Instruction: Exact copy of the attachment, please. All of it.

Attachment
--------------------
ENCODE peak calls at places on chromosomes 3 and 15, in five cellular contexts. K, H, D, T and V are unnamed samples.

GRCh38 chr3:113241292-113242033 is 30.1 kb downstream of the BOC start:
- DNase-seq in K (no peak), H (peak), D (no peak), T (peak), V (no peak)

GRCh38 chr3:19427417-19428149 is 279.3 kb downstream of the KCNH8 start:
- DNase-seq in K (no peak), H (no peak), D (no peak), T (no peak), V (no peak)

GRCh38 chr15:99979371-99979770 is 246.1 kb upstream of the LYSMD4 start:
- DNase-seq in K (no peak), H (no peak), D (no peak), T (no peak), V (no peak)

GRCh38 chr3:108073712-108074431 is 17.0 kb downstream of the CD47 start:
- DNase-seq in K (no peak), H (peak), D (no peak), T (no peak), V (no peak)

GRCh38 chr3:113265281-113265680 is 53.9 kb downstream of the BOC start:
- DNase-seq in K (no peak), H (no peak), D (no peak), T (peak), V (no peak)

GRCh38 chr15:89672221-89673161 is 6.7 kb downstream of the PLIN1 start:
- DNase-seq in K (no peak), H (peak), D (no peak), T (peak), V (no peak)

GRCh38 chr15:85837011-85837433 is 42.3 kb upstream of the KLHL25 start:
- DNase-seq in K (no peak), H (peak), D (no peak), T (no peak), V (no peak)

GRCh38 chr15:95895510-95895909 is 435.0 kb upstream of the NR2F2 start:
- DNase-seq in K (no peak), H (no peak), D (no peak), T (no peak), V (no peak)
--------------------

ENCODE peak calls at places on chromosomes 3 and 15, in five cellular contexts. K, H, D, T and V are unnamed samples.

GRCh38 chr3:113241292-113242033 is 30.1 kb downstream of the BOC start:
- DNase-seq in K (no peak), H (peak), D (no peak), T (peak), V (no peak)

GRCh38 chr3:19427417-19428149 is 279.3 kb downstream of the KCNH8 start:
- DNase-seq in K (no peak), H (no peak), D (no peak), T (no peak), V (no peak)

GRCh38 chr15:99979371-99979770 is 246.1 kb upstream of the LYSMD4 start:
- DNase-seq in K (no peak), H (no peak), D (no peak), T (no peak), V (no peak)

GRCh38 chr3:108073712-108074431 is 17.0 kb downstream of the CD47 start:
- DNase-seq in K (no peak), H (peak), D (no peak), T (no peak), V (no peak)

GRCh38 chr3:113265281-113265680 is 53.9 kb downstream of the BOC start:
- DNase-seq in K (no peak), H (no peak), D (no peak), T (peak), V (no peak)

GRCh38 chr15:89672221-89673161 is 6.7 kb downstream of the PLIN1 start:
- DNase-seq in K (no peak), H (peak), D (no peak), T (peak), V (no peak)

GRCh38 chr15:85837011-85837433 is 42.3 kb upstream of the KLHL25 start:
- DNase-seq in K (no peak), H (peak), D (no peak), T (no peak), V (no peak)

GRCh38 chr15:95895510-95895909 is 435.0 kb upstream of the NR2F2 start:
- DNase-seq in K (no peak), H (no peak), D (no peak), T (no peak), V (no peak)